Abortion Fetal anomolies and disabilities Philosophy Religious views

Abortion and Conjoined Twins

A young single mom from Wisconsin has become the subject of international commentary due to her decision to continue her pregnancy after being informed that the twin daughters she is carrying are joined at the heart and share other internal organs.

Some readers of this blog may recall the controversy that arose in England a few years back when parents of conjoined twin daughters refused to consent to the separation of the twins since the medical procedure was virtually certain to cause the death of the weaker twin. Healthcare providers petitioned the English courts to override the parents’ judgment and allow the operation, and the High Court of England ultimately agreed. For thoughtful reviews of the case and the literature see A Catholic Moral Perspective on the Separation of Conjoined Twins Jodie and Mary: A Survey and Critique,and UFL member Chris Kaczor’s The Tragic Case of Jodie and Mary: Questions about Separating Conjoined Twins.

I can not help but hope this case, like the recent NY Times discussion of selective reduction abortions, will occasion greater understanding of the difference between humbly accepting a child’s death that can not be saved through moral means and the intentional sacrifice of one innocent life to preserve another.

Teresa Collett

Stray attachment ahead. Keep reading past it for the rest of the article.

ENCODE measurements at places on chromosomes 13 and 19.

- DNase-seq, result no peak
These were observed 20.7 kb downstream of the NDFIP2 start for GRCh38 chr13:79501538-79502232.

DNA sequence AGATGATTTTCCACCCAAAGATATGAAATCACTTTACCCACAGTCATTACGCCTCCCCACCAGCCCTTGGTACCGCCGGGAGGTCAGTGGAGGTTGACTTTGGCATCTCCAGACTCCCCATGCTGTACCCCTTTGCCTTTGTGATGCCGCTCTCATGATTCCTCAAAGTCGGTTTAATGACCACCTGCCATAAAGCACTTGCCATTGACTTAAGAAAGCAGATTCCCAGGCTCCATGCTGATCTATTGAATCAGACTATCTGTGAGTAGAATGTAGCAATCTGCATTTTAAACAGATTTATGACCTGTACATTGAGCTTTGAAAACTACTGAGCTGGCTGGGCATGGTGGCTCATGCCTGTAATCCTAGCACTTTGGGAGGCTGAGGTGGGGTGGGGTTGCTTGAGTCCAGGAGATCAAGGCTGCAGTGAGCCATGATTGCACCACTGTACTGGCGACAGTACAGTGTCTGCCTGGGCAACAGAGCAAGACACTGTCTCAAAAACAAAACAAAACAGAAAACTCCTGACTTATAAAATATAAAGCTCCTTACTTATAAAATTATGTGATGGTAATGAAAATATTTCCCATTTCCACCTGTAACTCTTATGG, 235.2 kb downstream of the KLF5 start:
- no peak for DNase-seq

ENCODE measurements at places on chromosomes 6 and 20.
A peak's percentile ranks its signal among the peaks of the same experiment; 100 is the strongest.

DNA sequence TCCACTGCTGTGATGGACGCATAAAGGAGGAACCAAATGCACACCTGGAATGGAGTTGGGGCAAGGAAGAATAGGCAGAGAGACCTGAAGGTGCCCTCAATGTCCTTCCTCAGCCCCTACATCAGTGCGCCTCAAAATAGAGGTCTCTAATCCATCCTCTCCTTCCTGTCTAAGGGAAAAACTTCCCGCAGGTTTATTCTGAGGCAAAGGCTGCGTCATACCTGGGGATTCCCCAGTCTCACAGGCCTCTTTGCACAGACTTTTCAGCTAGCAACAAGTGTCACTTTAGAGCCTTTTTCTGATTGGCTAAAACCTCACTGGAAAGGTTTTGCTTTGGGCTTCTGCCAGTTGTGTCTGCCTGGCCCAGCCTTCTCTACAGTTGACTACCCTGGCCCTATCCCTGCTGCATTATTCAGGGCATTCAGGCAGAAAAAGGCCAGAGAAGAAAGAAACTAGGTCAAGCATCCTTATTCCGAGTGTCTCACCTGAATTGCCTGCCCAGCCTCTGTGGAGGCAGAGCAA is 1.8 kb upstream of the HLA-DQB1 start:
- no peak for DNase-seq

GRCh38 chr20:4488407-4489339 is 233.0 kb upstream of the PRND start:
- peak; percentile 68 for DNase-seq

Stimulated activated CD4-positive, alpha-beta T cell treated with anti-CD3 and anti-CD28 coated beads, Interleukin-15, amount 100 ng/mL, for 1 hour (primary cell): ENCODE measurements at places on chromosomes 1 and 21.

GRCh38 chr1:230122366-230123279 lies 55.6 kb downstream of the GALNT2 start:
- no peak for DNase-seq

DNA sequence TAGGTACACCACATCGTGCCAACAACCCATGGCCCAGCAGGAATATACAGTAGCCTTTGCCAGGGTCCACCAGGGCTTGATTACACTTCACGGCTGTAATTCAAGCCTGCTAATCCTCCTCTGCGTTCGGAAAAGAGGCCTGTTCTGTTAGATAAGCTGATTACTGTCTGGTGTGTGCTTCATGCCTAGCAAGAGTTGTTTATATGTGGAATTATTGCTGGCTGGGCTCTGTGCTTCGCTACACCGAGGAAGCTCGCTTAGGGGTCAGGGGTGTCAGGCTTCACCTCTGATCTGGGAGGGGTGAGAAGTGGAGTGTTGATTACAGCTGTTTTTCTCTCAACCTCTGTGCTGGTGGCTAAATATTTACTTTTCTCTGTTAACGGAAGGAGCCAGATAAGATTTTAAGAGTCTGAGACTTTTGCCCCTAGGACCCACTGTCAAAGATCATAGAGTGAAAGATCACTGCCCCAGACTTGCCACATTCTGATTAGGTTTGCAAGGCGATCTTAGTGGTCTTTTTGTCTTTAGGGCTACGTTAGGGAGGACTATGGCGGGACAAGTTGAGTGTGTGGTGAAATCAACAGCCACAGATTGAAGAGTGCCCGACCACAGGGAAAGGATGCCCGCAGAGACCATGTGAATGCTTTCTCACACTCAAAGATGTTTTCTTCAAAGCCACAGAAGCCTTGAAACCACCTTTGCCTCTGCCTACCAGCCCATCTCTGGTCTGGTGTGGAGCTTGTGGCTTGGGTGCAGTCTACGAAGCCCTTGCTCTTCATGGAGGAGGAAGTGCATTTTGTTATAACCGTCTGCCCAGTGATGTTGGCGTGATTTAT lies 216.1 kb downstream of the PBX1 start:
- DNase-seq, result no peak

Teresa Stanton Collett is a professor at the University of St. Thomas School of Law in Minneapolis, Minnesota, where she teaches bioethics, property law, and constitutional law. A nationally prominent speaker and scholar, she is active in attempts to rebuild the Culture of Life and protect the institutions of marriage and family. She often represents groups of state legislators, the Catholic Medical Association, and the Christian Medical and Dental Association in appellate case related to medical-legal matters. She represented the governors of Minnesota and North Dakota before the U.S. Supreme Court as amici curiae regarding the effectiveness of those states’ parental involvement laws. She has served as special attorney general for Oklahoma and Kansas related to legislation designed to protect the well-being of minors and unborn children. She is an elected member of the American Law Institute and has testified before committees of the U.S. House of Representatives and U.S. Senate Committee on the Judiciary, Subcommittees on the Constitution, as well as numerous legislative committees in the states.